Running a publishing business today is a lot less straightforward than it used to be. Publishers have to do more than ever to make ends meet in the digital era: events, merchandise, consulting, e-commerce, and so on.
With that in mind, we asked three European publishers at the Digital Media Strategies summit in London the same question: What is the most challenging part of diversifying your revenue streams?
Each of these publishers have a background in print and are transitioning their businesses over to digital. Here’s what they had to say.
David Prasher, managing director, Haymarket Consumer Media, U.K.
I think the most challenging part is identifying, say, the five most scalable new revenue-generating projects out of the possible fifty. There are lots of affiliate products or a data-led products out there that promise to generate incremental revenue for publishers that, in theory, you can plug-in immediately. The danger is that you underestimate the implementation cost. These new potential revenue streams can often take up valuable time that you could use to strengthen your core revenue streams. That’s why it’s important you assess the potential returns and the total cost to the best of your ability.
But there’s always risk and uncertainty involved with new projects. As part of the process of identifying the right things to pursue, you have to kiss a lot of frogs to find your perfect prince. That’s an inevitable part of it which you have to get used to.
Siri Skaalmo, editorial business development director, Dagens Næringsliv, Norway
One of the most challenging parts of revenue diversification in my opinion is developing a culture of experimentation and risk taking within your organization. There’s often a perception that you risk devaluing your brand with new, experimental projects that are imperfect when they launch. That desire to protect the brand can mean you only ever launched products to the public that are very polished: meaning they take longer to approve and build, and cost more.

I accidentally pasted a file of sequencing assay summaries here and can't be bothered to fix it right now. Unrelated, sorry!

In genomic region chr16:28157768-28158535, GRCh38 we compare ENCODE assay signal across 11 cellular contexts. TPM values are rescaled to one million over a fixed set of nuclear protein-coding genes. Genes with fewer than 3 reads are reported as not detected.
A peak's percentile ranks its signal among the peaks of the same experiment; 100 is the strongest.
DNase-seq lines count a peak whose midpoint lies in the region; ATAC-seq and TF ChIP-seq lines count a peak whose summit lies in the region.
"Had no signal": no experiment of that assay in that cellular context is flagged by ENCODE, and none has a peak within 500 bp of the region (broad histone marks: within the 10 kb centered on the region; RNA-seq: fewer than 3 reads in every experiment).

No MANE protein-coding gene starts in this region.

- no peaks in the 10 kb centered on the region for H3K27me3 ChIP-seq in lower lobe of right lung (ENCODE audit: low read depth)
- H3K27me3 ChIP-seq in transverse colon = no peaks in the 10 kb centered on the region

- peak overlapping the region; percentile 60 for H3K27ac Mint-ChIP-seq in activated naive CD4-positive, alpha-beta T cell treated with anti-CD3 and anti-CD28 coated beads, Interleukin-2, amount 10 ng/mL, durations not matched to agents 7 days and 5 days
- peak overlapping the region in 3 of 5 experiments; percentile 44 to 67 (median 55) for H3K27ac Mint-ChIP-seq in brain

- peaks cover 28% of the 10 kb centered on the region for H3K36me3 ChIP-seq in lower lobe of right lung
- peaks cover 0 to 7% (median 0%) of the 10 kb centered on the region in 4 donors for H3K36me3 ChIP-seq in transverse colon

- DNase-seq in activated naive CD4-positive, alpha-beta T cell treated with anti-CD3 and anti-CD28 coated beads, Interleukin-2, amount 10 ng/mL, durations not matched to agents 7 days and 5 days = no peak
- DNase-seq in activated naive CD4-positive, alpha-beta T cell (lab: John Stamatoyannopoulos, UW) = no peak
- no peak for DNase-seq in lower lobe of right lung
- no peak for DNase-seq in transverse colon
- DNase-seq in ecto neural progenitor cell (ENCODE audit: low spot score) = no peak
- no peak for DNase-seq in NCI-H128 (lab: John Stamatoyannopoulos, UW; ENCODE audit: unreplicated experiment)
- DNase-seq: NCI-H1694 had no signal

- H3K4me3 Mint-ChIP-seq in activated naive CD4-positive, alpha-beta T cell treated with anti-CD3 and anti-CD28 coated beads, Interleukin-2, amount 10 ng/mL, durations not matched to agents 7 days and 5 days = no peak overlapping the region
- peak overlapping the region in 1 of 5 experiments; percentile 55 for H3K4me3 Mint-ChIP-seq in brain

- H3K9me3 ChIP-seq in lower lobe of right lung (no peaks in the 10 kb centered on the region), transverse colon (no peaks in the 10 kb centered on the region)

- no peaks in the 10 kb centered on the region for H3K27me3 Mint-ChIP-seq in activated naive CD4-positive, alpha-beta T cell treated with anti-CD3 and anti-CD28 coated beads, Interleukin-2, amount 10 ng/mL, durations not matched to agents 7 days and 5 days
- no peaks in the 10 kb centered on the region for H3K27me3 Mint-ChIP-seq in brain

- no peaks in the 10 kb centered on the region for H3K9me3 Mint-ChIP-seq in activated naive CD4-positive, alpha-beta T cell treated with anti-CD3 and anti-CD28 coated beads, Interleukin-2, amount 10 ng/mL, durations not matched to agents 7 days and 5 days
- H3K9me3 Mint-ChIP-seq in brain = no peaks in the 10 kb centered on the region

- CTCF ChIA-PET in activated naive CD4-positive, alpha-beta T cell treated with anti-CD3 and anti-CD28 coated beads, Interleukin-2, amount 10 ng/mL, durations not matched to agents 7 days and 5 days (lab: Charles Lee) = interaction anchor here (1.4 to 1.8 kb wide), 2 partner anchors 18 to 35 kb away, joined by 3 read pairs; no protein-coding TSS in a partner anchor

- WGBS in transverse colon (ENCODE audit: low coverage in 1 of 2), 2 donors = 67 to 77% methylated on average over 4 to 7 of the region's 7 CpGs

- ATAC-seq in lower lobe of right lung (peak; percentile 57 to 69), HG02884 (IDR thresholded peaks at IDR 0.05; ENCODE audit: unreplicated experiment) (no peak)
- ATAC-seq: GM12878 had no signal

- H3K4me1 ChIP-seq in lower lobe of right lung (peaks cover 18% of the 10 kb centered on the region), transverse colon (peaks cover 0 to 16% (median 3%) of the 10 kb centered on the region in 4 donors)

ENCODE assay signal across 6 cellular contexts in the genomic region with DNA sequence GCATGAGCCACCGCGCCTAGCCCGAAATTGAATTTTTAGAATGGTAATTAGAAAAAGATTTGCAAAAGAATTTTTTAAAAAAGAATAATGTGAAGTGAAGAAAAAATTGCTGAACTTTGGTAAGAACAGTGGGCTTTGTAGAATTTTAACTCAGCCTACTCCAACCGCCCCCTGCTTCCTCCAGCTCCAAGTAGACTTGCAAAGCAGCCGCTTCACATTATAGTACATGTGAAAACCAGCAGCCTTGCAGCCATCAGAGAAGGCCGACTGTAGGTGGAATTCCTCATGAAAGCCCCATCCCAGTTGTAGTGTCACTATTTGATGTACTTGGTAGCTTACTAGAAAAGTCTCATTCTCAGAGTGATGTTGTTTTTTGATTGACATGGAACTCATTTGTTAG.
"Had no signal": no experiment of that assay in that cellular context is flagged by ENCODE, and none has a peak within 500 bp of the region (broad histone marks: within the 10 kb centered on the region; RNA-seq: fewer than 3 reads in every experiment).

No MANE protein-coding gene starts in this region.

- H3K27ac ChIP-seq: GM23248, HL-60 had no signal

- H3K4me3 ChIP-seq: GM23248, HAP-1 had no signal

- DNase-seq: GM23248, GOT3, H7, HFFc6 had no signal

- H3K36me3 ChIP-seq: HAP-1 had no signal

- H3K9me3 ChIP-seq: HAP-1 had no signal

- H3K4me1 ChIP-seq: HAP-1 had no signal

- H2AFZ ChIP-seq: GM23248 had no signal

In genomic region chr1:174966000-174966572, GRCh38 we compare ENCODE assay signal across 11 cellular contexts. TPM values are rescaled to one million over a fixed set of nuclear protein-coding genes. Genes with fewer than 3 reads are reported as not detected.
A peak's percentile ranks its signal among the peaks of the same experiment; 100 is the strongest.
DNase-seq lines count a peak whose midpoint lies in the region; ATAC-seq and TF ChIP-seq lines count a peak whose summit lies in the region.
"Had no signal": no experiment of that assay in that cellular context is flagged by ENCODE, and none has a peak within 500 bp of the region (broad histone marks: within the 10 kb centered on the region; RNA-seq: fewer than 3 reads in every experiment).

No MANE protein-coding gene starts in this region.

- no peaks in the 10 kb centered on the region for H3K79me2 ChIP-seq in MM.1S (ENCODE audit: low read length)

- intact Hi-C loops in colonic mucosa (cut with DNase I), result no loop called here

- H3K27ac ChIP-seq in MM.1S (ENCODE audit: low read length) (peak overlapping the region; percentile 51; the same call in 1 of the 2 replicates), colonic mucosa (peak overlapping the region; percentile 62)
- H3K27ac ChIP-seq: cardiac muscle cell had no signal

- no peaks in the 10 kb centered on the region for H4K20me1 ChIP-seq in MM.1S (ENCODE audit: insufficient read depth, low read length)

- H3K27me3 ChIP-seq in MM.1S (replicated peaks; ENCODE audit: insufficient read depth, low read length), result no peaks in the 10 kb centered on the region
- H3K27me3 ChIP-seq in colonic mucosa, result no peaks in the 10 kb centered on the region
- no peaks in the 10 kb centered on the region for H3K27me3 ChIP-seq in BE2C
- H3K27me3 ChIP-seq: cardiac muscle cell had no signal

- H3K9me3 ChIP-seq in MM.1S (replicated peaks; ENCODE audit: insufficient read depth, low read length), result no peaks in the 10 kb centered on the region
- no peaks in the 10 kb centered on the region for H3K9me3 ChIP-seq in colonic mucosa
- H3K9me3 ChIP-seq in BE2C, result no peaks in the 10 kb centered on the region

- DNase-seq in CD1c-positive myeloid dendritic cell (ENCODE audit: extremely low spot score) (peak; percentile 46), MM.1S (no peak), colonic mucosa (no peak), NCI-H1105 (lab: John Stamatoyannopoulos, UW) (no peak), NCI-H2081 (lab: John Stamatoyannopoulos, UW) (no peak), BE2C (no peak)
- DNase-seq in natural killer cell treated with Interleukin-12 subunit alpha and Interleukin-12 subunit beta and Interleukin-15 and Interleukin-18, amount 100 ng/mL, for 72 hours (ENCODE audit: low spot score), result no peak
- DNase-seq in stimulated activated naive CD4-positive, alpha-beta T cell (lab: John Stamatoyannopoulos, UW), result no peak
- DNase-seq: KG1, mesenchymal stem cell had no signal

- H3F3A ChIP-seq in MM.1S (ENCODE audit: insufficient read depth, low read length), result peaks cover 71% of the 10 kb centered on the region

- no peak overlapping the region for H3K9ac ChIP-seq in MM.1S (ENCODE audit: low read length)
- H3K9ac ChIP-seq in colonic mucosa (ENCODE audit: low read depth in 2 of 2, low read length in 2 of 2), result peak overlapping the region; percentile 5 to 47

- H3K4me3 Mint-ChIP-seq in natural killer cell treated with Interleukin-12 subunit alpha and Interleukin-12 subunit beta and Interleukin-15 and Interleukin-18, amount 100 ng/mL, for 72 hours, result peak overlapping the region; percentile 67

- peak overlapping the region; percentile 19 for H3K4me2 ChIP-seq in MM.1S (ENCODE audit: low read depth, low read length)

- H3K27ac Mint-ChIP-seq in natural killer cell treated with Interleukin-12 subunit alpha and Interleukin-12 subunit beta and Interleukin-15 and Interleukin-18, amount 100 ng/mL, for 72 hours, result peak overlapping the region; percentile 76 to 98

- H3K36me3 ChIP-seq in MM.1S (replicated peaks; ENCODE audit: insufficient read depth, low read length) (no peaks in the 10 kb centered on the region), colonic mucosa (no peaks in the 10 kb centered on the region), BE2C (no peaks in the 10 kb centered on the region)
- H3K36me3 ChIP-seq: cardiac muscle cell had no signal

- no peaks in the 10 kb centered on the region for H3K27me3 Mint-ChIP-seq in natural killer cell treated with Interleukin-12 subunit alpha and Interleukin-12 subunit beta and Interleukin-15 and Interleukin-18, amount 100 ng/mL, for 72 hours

We recently launched a site called BisBuzz which delivers business news in a BuzzFeed style. We were able to roll that out quickly and see positive results. This proved to us that new projects don’t have to have a negative impact on our main brand. That’s given us confidence to be a little bit more experimental.
Chris Russell, product director, Trinity Mirror Group, U.K.
Finding great people is hard and getting management to encourage new ideas and trial things is hard. We’re lucky at Trinity Mirror to have both of those ingredients: Look no further than new editorial products like UsVsTh3m and Amp33d as evidence. It’s also hard to accurately forecast risk and opportunity cost. There’s a risk you’ll bet the farm on a brand new project — one that takes up everyone’s time an results in you neglecting your core revenue driver.
Something my team is focused on is listening to our users for the purpose of product development. If you’re really tuned in to your users’ browsing behavior on your site, you can identify a user’s needs and you can trial new things that better serve their needs. We do a lot more A/B testing on new features and new ad formats now. Lots of those small, incremental improvements can very often add up to something greater than a the gains made from a brand new project.
Image courtesy of Alex Emanuel Koch/Shutterstock.
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